The Paradise Papers investigation saw reporters from 67 countries analyse 13.4 million documents to reveal how the world's corporations and politicians hide their fortunes in tax havens. The work highlighted the importance of collaborative work within the industry, while teaching journalists around the world how to best handle massive data leaks.
In this article from IJNet, ICFJ Knight Fellow Fabiola Torres López, explains how the 383 reporters collectively examined a mass of documents, emails, PDFs, databases and images, before field-checking data and cross-checking information.
López outlines some of the tools and programmes that the journalists involved became familiar with while working on the Paradise Papers, divided into three categories: digital security, document search, and data connections.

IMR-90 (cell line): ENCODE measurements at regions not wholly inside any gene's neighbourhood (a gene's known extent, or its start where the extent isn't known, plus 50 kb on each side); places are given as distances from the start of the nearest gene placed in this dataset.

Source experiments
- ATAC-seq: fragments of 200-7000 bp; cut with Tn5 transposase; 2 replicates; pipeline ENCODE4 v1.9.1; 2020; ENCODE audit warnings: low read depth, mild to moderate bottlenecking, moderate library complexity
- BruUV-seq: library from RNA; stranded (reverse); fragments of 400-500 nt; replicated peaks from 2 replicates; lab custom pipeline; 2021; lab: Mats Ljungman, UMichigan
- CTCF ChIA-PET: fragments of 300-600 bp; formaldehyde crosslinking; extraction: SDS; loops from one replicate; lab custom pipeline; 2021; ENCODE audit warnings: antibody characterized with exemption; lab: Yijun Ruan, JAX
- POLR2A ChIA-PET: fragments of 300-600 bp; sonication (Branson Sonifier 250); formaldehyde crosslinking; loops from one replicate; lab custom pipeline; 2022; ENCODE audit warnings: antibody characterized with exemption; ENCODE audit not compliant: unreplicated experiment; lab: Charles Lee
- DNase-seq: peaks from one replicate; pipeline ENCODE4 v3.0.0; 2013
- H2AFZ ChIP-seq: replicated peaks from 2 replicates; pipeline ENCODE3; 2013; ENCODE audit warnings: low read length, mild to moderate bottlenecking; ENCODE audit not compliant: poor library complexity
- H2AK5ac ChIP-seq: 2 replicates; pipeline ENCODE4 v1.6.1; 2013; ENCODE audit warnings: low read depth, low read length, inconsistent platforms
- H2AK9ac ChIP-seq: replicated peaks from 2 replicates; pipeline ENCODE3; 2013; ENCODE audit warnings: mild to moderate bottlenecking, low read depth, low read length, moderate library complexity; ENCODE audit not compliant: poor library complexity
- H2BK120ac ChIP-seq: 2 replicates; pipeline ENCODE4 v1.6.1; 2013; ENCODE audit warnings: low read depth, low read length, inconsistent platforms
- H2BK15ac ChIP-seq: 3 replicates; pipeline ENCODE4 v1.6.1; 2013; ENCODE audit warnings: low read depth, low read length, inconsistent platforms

Free daily newsletter
- How to get your next podcast commissioned
- Google rolls out algorithm changes to reward news organisations for original reporting
- Weekly journalism news update: citizen journalism, tackling misinformation and Google algorithms
- 10 free sources of data on the media industry and news audiences
- Live-streaming app Happs is set to innovate breaking news